- KIN's first field test on Cerekin did not go successfully.
- The company's deep pipeline remains and a successful trial could be coming soon.
- All may not be lost for CereKin.
As is often the case in the pharmaceutical sector, the biggest gains and losses usually come after the results of clinical trials, and this holds true for Kindred Biosciences (NASDAQ:KIN) -- a firm that specializes in veterinary medicine. KIN was founded in 2012 and specializes in adapting known human pharmacological agents for use in pets and other animals. The extent of current veterinary medicine is rather shallow, and in many cases human drugs are already given to animals -- but in a trial-and-error approach that creates a dangerous grey area for the animals involved. By developing drugs directly for the intended animals, KIN is taking the risks and pain faced by animals largely out of the equation while also helping to improve results. According to the American Pet Products Association, veterinary care accounted for an estimated $14.4 billion in 2013, and they project an increase to $15.3 billion in 2014.
KIN took a 27.66% hit last Thursday after it was announced that the field trial of its first compound, CereKin, had not achieved the primary endpoint. One of the identified strengths in a KIN investment is that KIN employs "significantly reduced expenses during the clinical development stage," according to Myriad Equity. This was further reinforced by Richard Chin, M.D., president and CEO of KIN in the announcement: "The total cost of the CereKin program has been approximately $4 million, which represents less than five percent of our cash resources. With over $100 million in funds, we have ample capital for additional programs and we believe that, over the long run, we will be successful. The critical part of our business model is that we are taking a portfolio approach and the results from any single program have a limited impact."
While KIN is currently focusing on the three drugs they believe they can get to market the quickest, their second wave of drugs would include other possible novel drugs, each with a potential first to market opportunity. In the most recently filed S-1, filed March 18, 2014, the next two trials would be a BTK inhibitor to treat cancer and immune disease in dogs and cats and a promotability agent to treat gastrointestinal disease in cats. The first five trials are all compounds administered orally and are expected to be regulated by the USDA. The next five planned drugs are what are expected to be classified as biological product candidates and are expected to be under the regulatory auspices of the FDA. According to the chart below, they appear to be a good distance from reaching the trial phase with the biological product candidates.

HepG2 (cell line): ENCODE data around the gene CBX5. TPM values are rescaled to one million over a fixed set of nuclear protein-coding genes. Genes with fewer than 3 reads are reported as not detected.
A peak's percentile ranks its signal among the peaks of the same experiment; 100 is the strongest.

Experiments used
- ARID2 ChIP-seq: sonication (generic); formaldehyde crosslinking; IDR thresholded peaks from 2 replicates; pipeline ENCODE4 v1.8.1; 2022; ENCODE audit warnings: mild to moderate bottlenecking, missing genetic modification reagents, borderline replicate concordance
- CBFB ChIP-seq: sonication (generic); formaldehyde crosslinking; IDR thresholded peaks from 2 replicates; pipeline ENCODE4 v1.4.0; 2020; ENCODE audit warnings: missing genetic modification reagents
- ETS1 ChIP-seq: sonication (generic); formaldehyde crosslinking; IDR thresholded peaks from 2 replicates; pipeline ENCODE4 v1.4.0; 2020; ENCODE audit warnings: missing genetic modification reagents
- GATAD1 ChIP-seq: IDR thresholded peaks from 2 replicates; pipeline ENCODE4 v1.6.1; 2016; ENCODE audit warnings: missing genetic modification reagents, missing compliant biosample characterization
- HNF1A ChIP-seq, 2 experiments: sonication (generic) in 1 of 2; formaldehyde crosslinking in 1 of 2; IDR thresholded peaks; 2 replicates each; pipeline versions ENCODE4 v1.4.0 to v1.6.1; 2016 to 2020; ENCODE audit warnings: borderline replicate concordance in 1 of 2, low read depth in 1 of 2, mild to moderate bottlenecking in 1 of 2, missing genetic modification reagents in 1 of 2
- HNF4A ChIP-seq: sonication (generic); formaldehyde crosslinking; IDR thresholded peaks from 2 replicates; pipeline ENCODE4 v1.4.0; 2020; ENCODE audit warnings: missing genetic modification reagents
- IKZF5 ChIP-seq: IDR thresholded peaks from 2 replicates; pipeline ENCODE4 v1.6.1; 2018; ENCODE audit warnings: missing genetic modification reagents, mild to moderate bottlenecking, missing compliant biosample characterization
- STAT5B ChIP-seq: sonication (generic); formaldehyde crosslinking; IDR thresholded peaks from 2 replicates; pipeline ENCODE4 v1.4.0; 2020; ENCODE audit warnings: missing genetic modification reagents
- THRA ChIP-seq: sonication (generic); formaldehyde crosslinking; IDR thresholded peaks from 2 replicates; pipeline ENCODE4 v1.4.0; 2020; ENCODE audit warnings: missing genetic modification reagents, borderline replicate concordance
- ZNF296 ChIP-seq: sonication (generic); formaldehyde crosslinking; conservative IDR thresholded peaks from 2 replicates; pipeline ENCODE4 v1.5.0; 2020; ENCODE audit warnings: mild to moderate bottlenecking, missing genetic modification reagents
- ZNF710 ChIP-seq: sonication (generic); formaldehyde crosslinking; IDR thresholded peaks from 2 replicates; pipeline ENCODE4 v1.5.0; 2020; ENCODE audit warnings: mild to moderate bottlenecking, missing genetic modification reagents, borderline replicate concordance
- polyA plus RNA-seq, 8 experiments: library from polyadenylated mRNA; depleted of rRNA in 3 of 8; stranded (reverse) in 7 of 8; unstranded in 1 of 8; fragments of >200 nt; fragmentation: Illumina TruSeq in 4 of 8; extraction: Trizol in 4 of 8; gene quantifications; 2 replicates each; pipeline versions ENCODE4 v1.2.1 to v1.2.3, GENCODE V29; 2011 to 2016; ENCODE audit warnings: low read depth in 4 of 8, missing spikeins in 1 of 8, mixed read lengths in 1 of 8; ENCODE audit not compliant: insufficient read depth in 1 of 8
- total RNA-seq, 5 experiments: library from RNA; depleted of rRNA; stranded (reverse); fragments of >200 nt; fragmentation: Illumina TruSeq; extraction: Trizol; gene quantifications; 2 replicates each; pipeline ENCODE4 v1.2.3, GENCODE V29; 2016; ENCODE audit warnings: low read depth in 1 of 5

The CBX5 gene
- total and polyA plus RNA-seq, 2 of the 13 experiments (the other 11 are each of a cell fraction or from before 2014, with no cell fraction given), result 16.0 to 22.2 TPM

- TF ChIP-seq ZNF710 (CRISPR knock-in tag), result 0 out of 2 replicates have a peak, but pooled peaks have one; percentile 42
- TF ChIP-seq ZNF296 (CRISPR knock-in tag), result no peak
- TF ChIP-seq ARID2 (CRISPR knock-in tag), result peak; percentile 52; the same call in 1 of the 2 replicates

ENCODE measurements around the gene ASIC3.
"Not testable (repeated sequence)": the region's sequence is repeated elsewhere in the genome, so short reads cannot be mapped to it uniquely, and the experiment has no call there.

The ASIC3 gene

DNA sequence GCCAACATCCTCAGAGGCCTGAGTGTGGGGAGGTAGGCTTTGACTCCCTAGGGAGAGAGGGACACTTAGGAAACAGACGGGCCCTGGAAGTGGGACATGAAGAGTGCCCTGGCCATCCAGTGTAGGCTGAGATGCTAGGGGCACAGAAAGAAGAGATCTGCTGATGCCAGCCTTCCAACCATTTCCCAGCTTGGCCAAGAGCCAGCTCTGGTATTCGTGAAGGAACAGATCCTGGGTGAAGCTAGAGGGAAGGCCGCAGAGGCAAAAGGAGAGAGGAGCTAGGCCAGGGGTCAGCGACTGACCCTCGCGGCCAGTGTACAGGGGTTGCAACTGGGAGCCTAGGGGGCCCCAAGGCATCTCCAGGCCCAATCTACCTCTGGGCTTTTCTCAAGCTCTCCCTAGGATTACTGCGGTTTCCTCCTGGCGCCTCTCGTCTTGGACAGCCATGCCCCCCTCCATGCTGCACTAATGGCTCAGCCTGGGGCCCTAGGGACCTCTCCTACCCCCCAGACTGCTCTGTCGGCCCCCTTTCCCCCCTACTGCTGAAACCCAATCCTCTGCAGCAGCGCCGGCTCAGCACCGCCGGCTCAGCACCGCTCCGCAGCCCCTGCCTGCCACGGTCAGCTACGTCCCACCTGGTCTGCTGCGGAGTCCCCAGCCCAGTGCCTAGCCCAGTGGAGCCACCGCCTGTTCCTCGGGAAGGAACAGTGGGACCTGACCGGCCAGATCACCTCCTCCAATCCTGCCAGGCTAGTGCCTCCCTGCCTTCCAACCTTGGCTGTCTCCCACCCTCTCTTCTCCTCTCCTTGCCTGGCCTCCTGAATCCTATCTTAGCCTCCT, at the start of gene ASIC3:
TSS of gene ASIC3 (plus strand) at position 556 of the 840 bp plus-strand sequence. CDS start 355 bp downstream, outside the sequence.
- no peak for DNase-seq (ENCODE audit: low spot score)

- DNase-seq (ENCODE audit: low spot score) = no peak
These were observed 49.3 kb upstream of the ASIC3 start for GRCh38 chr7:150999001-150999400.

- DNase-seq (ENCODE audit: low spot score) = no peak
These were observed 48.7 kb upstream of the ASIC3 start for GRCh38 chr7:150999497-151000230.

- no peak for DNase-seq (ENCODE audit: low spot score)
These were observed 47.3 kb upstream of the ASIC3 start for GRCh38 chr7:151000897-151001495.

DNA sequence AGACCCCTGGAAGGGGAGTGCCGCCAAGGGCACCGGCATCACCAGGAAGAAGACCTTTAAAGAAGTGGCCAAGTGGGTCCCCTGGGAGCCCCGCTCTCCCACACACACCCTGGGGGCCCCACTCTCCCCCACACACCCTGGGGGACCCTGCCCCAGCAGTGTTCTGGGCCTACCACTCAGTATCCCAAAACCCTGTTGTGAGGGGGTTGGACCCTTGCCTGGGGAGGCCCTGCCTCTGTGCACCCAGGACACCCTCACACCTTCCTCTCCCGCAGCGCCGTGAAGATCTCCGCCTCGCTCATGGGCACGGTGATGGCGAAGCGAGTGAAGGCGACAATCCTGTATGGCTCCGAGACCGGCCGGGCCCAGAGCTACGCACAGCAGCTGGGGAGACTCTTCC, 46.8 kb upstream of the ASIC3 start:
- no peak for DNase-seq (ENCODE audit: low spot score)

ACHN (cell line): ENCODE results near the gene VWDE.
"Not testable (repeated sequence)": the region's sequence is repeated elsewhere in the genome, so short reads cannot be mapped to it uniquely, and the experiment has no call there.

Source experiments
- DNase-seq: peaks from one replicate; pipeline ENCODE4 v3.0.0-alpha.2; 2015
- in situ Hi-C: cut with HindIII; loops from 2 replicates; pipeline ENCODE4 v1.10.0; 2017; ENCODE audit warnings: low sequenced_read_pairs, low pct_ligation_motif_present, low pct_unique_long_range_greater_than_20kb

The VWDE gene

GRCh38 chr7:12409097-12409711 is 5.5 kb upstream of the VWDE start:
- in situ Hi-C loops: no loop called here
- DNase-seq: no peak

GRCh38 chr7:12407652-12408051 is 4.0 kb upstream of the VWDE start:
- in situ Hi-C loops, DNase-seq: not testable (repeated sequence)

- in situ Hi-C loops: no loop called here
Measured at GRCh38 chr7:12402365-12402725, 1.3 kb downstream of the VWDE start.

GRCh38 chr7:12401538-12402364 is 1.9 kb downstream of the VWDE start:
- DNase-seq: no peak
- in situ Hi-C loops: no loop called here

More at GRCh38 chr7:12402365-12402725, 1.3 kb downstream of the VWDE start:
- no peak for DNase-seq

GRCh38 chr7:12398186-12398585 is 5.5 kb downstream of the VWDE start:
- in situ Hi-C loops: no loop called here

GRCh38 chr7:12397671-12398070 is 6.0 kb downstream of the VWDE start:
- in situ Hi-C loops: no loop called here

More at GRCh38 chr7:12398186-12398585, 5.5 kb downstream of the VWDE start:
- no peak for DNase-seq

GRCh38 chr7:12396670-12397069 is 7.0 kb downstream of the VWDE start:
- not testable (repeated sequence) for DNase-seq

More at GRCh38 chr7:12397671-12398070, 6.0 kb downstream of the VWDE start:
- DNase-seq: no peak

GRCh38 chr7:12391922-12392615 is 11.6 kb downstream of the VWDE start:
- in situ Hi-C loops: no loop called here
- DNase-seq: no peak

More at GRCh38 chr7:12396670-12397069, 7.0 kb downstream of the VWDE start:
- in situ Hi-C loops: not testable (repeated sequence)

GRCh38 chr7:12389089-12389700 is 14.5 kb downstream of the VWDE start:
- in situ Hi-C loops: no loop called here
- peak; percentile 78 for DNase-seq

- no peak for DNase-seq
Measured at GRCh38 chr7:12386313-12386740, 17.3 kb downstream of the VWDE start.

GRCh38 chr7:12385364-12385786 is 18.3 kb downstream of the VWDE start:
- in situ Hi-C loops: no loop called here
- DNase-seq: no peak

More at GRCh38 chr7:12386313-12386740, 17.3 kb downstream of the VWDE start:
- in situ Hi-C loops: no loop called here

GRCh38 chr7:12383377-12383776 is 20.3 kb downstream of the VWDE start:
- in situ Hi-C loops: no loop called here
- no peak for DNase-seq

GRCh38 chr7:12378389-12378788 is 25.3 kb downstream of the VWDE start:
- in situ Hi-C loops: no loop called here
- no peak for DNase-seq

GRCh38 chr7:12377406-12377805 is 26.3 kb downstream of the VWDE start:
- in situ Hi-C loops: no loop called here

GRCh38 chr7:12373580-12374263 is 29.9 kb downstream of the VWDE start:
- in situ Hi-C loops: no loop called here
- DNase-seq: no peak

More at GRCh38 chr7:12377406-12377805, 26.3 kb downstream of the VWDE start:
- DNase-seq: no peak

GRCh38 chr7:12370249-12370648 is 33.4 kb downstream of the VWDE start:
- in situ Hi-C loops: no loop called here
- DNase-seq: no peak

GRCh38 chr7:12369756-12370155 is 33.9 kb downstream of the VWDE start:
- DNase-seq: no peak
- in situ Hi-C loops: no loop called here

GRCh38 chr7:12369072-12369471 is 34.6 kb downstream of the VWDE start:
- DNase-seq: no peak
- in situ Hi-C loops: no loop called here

Source: KIN S-1.
The race for KIN is to produce at least one, if not multiple, viable drugs or treatments from their existing pipeline before exhausting cash reserves. Also according to KIN's most recent 10-Q, the amount of cash KIN is currently using for general and administrative purposes ($2.5 million thus far in 2014, as of June 30) and R&D costs of $5.69 million (also as of June 30), they have enough cash reserves to continue at their current pace for a little bit more than six more years. The estimated cost of R&D per field trial for each of their 10 identified target compounds is around $4 million total. If they continue at their current pace, this could be a little bit more time than is needed if they were to be unsuccessful with each treatment. Success in either of the next two trials could result in created markets of anywhere from $900 million to $1.5 billion, according to Myriad Equity, which is a tremendous return on investment considering the costs and risks involved with so with human drugs ($750 million to $1 billion).
One of the main risks is that KIN is building their treatments on generic human drugs, and the low ceiling to entry could result in competition developing sooner rather than later. While KIN would not have to compete directly with generic drug manufacturers in the same way traditional pharmaceutical companies must, they could find themselves in a situation where their first to market position is eroded. In fact, there may not be a lot to prevent a generic drug manufacturer from adapting their drugs to the veterinary market if there is indeed a great untapped market.
Last Thursday's 27.66% decline is a market reaction skewed very far past the rational, and presents a long-term growth investor a tremendous opportunity to initiate a position in a firm with a pipeline of potential first in class drugs. After last Thursday's punishing trading session, KIN sat almost 62% below the 52-week high of $26.99. It must be presumed that a successful trial and release of a drug, with an uptake in line with Myriad Equities' estimates, would push the share price very far past that high.
If the low-end estimate of a $900 million a year market was created with either a successful release of AtoKin or SentiKin, the resulting turnaround in EPS (currently at -1.29) and growth rate would likely attract investors in the "normal" pharmaceutical industry. Comparing KIN to Perrigo PLC (NYSE:PRGO), which has an EPS of 1.55 and trades at a P/E of 96.36 on income of $205.5 million, KIN could be considered a high-risk/high-reward possibility of similar magnitude. Also, at a market cap of only $201.7 million, KIN could be a future target of acquisition for a larger name that saw it had been outflanked on the veterinarian market.
I highly encourage looking at KIN as a speculative addition to a well-balanced growth portfolio.